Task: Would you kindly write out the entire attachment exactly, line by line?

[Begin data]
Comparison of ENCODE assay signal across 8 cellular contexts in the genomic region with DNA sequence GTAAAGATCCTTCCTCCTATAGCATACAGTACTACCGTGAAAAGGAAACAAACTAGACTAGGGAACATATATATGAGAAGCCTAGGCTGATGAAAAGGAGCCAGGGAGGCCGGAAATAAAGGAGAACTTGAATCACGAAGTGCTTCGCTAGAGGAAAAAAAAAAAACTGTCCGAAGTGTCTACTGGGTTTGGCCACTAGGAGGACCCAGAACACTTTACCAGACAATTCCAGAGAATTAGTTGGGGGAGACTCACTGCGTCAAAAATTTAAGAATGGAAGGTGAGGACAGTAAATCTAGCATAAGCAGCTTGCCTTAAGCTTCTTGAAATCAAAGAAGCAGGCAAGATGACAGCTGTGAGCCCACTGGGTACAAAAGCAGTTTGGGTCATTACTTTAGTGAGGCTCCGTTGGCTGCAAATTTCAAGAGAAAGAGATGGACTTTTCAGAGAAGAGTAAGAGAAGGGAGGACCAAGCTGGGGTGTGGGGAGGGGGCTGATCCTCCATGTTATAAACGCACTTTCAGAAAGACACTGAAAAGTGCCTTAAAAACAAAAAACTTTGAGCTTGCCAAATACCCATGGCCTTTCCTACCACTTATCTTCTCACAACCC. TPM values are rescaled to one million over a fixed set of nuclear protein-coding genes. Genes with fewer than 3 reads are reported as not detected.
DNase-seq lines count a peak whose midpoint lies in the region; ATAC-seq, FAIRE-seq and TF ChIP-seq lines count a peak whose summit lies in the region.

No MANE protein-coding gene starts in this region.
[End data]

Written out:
Comparison of ENCODE assay signal across 8 cellular contexts in the genomic region with DNA sequence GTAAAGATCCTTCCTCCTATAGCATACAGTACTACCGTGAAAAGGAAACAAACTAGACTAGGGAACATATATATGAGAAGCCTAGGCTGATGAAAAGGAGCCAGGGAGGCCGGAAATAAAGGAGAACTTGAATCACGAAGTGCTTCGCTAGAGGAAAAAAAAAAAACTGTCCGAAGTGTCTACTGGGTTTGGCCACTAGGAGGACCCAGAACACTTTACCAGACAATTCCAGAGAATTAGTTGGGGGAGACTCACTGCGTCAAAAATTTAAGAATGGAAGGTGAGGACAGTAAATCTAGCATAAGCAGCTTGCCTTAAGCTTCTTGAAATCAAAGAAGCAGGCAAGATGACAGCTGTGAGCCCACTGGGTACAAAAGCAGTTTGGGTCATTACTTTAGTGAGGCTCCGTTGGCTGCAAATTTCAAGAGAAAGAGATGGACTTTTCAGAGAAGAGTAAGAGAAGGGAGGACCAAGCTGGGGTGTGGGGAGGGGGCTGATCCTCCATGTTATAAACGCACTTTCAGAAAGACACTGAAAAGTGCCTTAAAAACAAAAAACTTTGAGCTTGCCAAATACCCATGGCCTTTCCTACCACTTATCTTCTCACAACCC. TPM values are rescaled to one million over a fixed set of nuclear protein-coding genes. Genes with fewer than 3 reads are reported as not detected.
DNase-seq lines count a peak whose midpoint lies in the region; ATAC-seq, FAIRE-seq and TF ChIP-seq lines count a peak whose summit lies in the region.

No MANE protein-coding gene starts in this region.